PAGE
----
Photo Courtesy of U.S. Dept. of Agriculture Natural Resources Conservation Service
Proposal would alter list of what qualifies as "waters of the U.S.," which require federal permits for construction near them.

An Environmental Protection Agency-Army Corps of Engineers proposal to redefine which bodies of water are federally regulated has stirred up a storm of criticism from construction groups that contend the new definition is far too broad.

The proposed rule, released on March 25, would have a big impact on construction because it changes when firms must get a Corps Clean Water Act permit for dredging and filling in or near wetlands, streams and other "waters of the United States."

In another Clean Water Act-related action, construction interests suffered a defeat on March 24, when the U.S. Supreme Court declined to hear a challenge to EPA's decision to withdraw dredge-and-fill permits the Corps issued years earlier.

For now, at least, a brighter spotlight seems to be on the proposed EPA-Corps rule. EPA Administrator Gina McCarthy said, "Our proposal does not add to, or expand, the scope of waters historically protected under the Clean Water Act." She added, "It clarifies which waters are protected and which waters are not." McCarthy said the plan "cuts red tape" and "gives certainty to business."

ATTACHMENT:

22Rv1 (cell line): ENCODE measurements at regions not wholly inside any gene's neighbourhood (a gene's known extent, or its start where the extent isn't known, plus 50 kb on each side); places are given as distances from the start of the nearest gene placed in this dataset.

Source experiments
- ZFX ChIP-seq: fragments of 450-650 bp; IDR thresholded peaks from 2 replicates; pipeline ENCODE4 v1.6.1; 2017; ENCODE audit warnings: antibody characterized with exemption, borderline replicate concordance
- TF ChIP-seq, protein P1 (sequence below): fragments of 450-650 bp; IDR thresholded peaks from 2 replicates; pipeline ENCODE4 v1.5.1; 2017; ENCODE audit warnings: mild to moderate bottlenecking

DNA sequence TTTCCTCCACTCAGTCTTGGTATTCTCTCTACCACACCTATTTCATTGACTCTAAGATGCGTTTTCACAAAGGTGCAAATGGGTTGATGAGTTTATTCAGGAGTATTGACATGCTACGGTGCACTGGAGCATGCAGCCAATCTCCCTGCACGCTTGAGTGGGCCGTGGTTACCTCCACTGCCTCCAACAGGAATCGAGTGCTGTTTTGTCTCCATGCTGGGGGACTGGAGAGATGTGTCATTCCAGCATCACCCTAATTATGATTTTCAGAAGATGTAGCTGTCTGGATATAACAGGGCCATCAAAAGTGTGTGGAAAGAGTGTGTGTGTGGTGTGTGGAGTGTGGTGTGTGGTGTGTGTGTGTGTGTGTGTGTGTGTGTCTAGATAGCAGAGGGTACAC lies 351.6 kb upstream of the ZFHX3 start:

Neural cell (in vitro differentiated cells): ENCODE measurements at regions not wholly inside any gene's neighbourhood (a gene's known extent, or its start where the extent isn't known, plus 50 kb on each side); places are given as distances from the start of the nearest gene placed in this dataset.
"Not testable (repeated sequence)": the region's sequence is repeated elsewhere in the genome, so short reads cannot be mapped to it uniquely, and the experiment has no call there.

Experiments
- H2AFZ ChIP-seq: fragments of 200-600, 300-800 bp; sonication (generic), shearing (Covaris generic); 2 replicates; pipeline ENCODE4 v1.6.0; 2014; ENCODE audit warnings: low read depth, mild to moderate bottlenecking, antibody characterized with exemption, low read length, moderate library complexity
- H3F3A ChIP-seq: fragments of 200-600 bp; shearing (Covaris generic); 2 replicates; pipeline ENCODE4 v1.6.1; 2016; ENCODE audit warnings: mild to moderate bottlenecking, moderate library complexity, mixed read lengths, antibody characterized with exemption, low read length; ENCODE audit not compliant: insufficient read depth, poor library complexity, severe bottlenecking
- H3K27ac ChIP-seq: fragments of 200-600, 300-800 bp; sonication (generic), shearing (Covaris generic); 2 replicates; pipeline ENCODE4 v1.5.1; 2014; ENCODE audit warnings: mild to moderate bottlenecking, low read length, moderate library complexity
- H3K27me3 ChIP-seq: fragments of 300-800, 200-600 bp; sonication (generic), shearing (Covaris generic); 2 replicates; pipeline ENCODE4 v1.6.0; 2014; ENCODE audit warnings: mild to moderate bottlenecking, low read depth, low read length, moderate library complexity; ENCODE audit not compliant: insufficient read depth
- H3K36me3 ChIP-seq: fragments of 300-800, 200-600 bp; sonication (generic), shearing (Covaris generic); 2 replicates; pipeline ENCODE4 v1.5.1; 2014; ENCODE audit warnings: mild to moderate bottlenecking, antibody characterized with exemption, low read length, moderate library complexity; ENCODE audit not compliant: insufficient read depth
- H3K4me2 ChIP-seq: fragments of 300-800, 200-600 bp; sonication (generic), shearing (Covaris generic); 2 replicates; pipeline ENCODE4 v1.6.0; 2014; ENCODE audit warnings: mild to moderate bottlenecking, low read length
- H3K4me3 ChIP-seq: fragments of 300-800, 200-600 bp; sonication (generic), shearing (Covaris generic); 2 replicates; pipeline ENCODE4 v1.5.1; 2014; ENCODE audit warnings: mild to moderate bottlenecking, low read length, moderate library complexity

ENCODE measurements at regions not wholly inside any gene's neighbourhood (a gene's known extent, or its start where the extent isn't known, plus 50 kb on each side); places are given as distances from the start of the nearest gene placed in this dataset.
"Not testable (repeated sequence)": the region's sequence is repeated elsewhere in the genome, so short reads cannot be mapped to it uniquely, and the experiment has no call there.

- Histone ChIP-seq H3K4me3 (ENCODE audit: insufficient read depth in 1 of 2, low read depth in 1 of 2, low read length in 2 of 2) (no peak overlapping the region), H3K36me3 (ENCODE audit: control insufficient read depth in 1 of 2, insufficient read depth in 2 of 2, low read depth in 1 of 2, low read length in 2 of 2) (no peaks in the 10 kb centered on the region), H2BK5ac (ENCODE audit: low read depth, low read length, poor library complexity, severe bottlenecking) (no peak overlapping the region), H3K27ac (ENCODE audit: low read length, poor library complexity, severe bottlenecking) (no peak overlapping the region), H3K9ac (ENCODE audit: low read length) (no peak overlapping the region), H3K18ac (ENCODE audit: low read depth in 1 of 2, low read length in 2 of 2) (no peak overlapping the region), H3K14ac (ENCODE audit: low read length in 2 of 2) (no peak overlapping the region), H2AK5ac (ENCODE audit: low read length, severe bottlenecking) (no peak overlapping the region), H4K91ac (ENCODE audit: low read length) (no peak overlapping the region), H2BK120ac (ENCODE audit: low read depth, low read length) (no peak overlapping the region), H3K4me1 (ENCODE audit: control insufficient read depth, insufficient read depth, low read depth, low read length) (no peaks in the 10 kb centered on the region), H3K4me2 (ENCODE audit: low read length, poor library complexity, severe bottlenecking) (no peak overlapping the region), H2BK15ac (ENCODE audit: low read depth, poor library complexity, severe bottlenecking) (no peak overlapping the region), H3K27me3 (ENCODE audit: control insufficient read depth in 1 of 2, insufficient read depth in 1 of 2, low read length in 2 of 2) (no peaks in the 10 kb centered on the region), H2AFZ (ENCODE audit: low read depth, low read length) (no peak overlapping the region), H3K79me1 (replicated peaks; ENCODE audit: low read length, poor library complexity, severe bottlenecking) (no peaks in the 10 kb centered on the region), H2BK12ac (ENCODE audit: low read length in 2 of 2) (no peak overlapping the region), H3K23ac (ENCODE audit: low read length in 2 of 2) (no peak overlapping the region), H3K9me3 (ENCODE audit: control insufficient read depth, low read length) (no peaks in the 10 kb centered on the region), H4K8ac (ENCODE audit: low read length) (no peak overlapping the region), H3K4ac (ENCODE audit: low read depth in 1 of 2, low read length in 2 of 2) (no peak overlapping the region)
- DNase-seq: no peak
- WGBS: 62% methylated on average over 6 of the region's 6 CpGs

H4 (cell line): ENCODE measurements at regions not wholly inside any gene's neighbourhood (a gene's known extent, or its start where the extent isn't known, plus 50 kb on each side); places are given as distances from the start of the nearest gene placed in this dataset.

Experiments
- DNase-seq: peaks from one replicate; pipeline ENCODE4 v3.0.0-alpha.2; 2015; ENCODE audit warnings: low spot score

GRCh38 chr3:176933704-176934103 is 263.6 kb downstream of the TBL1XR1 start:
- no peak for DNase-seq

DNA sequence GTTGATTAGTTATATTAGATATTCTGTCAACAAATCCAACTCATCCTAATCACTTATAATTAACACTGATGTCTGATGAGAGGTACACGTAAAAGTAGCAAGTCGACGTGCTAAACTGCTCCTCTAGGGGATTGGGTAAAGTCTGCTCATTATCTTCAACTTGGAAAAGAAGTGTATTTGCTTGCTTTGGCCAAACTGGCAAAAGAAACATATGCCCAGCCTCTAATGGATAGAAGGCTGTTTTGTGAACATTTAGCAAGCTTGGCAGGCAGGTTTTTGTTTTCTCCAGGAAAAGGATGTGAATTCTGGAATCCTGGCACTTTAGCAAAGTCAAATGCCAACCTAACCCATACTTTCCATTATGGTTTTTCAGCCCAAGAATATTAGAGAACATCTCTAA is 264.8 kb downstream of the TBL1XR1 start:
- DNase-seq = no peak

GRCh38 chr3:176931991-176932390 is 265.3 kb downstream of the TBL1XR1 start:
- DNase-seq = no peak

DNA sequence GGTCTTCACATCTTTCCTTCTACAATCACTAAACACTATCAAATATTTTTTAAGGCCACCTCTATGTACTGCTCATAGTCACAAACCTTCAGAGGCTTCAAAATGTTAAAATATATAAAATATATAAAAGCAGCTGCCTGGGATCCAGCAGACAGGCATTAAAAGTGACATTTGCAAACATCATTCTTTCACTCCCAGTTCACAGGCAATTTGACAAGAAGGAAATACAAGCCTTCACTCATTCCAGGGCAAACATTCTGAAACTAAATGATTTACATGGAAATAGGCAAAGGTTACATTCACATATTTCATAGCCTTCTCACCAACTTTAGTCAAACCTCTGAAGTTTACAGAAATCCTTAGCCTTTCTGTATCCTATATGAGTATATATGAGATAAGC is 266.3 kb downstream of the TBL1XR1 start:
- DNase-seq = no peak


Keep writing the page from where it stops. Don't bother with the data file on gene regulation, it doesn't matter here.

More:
Some types of bodies of water would remain under federal jurisdiction, such as interstate waters and wetlands and those used in interstate commerce. But industry officials are worried about other provisions. Nick Goldstein, American Road & Transportation Builders Association vice president of environmental and regulatory affairs, says, "The way the rule is written, we see it as a pretty large expansion of federal authority."

Goldstein says ARTBA especially fears the proposal could lead to federal regulation of roadside ditches. He notes that the text would exclude some ditches from Uncle Sam's jurisdiction. But he adds, "It's kind of the mythical ditch, if you will. It has to be upland and flow only into upland areas. So where is that ditch? It's like a unicorn—we're not sure if it exists."

Scott Berry, director of the Associated General Contractors utility infrastructure division-environment and trade, points to the rule's definition of a tributary. "That's a big deal for us because a tributary under this definition is anything with a bank, a bed and an ordinary high-water mark.That's a pretty broad swath of waters."

The National Association of Home Builders is concerned about several provisions in the rule, including its "very expansive" tributaries definition, says Tabby Waqar, a program manager in the NAHB environmental advocacy group. She also says the proposal adds other types of "adjacent" waters, beyond wetlands, to those deemed to be under federal jurisdiction.

Berry expects AGC and other opponents of the rule to mount "a multi-pronged strategy," including filing comments with EPA and the Corps about the regulation, seeking discussions with the Office of Management and Budget's regulatory arm and lobbying Congress.

EPA and the Corps have opened the docket for comments on the proposal for 90 days after it appears in the Federal Register. They will review those filings for weeks or maybe months before issuing a final version. Any court challenge would have to wait until the rule is final.